Jane just nodded at her, and seeing that Patterson seemed to be expecting a verbal response, she told her, "It sounds nice, Patterson." Jane actually didn't think it sounded nice at all – she could think of a hundred things that she would rather do – but there was no reason to say something like that to Patterson. Yes, Jane knew that she wasn't a good person, but she also knew that she didn't have to act like a monster. This was obviously important to Patterson, and the least Jane could do was say a few kind words to her. After everything she had done to this team, she owed all of them a lot more than that.
Patterson was still watching her, still waiting for a commitment, an agreement, waiting for Jane to say that she'd be there. That much was obvious. With a heavy sigh, Jane said, "I'll try, okay Patterson?"
The look in Jane's eyes had changed, and Patterson could see that while Jane obviously hated the idea, despite saying that it sounded "nice," she really would try to be there. At least, she hoped that that was what Jane was thinking, and that it wasn't just her overactive imagination and her desperate hope that Jane would be there. But she supposed that only time would tell.
"You said that it's going to be a, uh, dress up party?" Jane asked, saying the words as if they tasted bitter.
Patterson smiled back at her, trying to remain positive. Dressing up was one of the things she'd always enjoyed about the holidays. The chance to look a little bit glamorous and get together with friends. "Yes, I mean, it doesn't have to be black tie, exactly, I guess…" Really, she would love it if everyone came that dressed up, but she couldn't exactly force them. And she'd rather that they came, and looked nice, than worried about their exact level of formality.
Biting her lip unconsciously, Jane nodded slowly, the wheels turning in her head. Not only did she have to go to this party, but she had to find a dress for it. The prospect of finding a dress had been intimidating before, and thankfully for the undercover missions where she'd needed one so far, the Bureau had supplied them to her. But now she needed to find her own… and something equally non-revealing as the ones she'd worn before. If it had only been a matter of her tattoos, at this point, and for this function, she would have just said, To Hell with it, and bought a regular old simple black dress, cut however, no matter how many tattoos it showed... because at this point, who cared? It wasn't as though everyone there didn't already know that she was a tattooed freak, anyway.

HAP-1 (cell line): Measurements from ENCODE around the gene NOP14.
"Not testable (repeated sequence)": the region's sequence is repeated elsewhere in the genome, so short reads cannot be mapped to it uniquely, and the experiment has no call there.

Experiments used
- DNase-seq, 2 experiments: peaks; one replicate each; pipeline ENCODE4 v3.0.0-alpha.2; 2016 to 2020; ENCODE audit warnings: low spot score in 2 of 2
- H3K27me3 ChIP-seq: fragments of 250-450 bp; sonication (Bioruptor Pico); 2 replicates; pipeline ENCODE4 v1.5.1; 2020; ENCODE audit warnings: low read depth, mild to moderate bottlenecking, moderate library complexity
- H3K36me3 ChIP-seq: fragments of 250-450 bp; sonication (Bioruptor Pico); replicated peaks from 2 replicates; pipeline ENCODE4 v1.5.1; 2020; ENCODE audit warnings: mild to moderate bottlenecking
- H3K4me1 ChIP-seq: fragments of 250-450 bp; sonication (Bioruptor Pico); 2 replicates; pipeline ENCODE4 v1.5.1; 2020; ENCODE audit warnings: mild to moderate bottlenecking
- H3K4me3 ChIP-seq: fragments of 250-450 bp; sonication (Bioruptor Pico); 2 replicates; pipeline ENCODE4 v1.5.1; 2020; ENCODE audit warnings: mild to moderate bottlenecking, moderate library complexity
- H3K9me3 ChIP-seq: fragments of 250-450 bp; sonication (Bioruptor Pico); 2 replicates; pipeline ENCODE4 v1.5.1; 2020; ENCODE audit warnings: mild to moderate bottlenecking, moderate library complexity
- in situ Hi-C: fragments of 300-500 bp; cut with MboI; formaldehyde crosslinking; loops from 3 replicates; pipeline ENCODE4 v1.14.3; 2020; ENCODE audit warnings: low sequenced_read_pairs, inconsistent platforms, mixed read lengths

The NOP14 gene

Stop it, the voice in her head told her. You're not a freak, and you don't actually think that about yourself. You're just in a bad mood. Ignoring the voice, her thoughts continued to spill forwards like waves rushing toward the shore. She felt very little control of them just then.
But of course, it was no longer a matter of just her tattoos. Now in order to find a dress that she was willing to wear, she had to contend with the reality of finding something that would cover the scars left on her by Keaton and his CIA goons – the physical ones, anyway. The emotional ones would probably never heal – but at least you couldn't see them when she wore a dress.
It was obvious that Jane was unhappy not only at the prospect of the party, but at the level of formality of the party, and it took Patterson a few minutes to figure out why. She was tortured by the CIA for three months, idiot, she suddenly realized. She's not exactly loving the idea of wearing a dress.
As much as she hadn't been sure of Jane's reaction to the idea of the party, other than that she wouldn't like it, Patterson really wasn't sure what Jane would say about what she was about to say next, but it seemed like the right thing to do. After all, they were friends… or at least, Patterson hoped that Jane still considered her a friend, at least as much as she was able to just then.
"If you, uh, want some company… or help… or whatever… to go shopping for a dress… you know, for the party… I mean, just let me know, okay?" she managed to stammer out, suddenly nervous. It wouldn't have been like Jane to lash out at her, not in this situation especially, and yet, she'd had to force the words out anyway.
Jane nodded only very slightly, looking pained, and whispered, "Thanks," then her eyes darted away from Patterson, as she was clearly growing more and more uncomfortable. Patterson decided to take pity on Jane then, and let her digest the information she'd given her. "Okay, well, that's what I wanted to tell you, so… I'll see you later." Turning to leave, she stopped at the door and turned around.
"I mean it Jane, if you need help, call me." Jane just smiled weakly at her, nodding. "Oh!" Patterson added, suddenly remembering the other thing she'd wanted to mention. "I meant to tell you… Weller was looking for you before he left." This was both true and not quite true at the same time, but Patterson wanted to see Jane's reaction. She'd been watching the two of them – well, when she hadn't been preoccupied with her own problems, which had been most of the time until recently – and now that the fog was lifting, she was noticing things again, and trying to do what little she could to help the people around her. After all, doing things like that made her feel better – just knowing that she could help them.
The difference that she saw in Jane's expression after she said that Weller had been looking for her was immediate and frankly, surprisingly dramatic. Jane had worked so hard to be guarded, and while her face didn't change dramatically, Patterson saw the spark in her eyes. Interesting, she thought, filing the information away for later. It didn't matter that Weller hadn't actually asked anyone where Jane was… he had been looking for her, even if he didn't realize it. She'd been talking to Zapata and Reade by their computers, and she'd watched him stare at the workstation that Jane normally sat at for ten minutes before he'd gotten up to leave, at which point she'd gone in search of Jane herself. In her mind, that made it pretty obvious, as far as she was concerned.
If she didn't know better, she would think that just maybe, there was still hope for those two yet.